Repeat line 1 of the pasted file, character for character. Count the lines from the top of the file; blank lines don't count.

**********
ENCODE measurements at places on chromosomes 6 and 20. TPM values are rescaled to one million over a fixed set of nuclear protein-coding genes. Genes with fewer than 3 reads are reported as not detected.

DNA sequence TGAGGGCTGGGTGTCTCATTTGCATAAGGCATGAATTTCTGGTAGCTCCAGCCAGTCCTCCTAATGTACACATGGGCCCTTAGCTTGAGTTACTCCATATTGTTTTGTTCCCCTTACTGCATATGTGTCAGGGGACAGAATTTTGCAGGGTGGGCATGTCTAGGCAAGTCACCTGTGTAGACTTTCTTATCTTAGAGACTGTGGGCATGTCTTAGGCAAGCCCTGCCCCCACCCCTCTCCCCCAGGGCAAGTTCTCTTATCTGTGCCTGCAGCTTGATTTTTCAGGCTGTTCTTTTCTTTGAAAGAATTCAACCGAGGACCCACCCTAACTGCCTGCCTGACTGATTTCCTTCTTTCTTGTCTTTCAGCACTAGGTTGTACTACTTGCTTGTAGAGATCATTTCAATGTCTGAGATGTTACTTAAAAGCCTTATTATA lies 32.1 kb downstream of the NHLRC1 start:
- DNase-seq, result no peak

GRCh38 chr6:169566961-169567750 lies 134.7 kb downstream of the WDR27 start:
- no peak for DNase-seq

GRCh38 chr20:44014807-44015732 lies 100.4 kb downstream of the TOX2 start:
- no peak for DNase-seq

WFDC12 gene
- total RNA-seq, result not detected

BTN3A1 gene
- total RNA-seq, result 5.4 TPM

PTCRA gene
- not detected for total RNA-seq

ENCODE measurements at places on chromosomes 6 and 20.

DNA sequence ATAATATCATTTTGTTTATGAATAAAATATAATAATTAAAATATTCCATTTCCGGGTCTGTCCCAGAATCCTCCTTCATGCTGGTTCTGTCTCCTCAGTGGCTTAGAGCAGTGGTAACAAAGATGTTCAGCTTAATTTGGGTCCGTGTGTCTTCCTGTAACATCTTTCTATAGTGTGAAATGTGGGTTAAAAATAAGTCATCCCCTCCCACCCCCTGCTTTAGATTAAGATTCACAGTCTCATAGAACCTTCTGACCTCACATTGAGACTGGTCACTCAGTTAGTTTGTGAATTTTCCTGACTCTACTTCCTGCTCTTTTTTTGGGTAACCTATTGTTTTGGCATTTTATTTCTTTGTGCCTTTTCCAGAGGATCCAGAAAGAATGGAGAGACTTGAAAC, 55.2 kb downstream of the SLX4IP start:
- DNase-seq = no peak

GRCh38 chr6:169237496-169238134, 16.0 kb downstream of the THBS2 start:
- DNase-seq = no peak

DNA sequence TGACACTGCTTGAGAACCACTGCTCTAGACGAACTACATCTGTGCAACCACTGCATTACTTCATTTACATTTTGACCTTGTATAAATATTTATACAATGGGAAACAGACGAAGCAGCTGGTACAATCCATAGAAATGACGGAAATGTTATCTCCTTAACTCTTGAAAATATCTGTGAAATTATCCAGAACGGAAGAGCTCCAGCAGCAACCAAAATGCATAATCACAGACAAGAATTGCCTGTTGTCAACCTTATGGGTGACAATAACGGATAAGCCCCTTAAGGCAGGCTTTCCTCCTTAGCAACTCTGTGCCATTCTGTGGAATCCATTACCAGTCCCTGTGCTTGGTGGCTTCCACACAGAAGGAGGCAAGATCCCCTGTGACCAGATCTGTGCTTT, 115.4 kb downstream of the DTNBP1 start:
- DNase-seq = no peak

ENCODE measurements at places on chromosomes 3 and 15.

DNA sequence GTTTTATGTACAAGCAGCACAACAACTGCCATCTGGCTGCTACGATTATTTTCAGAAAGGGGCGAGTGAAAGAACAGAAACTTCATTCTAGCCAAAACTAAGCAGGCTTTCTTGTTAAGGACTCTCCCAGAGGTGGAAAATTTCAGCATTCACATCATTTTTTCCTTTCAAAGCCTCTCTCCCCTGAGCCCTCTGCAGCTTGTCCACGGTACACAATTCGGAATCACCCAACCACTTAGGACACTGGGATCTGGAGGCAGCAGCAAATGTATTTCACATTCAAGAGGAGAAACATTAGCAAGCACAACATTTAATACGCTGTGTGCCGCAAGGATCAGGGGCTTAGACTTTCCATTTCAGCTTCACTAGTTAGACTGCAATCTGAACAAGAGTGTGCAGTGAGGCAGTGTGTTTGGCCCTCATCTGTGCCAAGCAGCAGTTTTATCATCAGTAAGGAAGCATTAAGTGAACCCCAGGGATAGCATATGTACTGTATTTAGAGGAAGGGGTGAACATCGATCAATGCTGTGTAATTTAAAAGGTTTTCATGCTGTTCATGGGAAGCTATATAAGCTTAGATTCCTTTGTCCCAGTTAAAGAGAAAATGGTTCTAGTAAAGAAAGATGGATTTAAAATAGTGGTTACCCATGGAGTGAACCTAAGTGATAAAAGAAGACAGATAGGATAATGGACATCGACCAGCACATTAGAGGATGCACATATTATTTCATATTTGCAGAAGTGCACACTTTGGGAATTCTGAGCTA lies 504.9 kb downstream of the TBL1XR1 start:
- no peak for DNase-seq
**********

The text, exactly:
ENCODE measurements at places on chromosomes 6 and 20. TPM values are rescaled to one million over a fixed set of nuclear protein-coding genes. Genes with fewer than 3 reads are reported as not detected.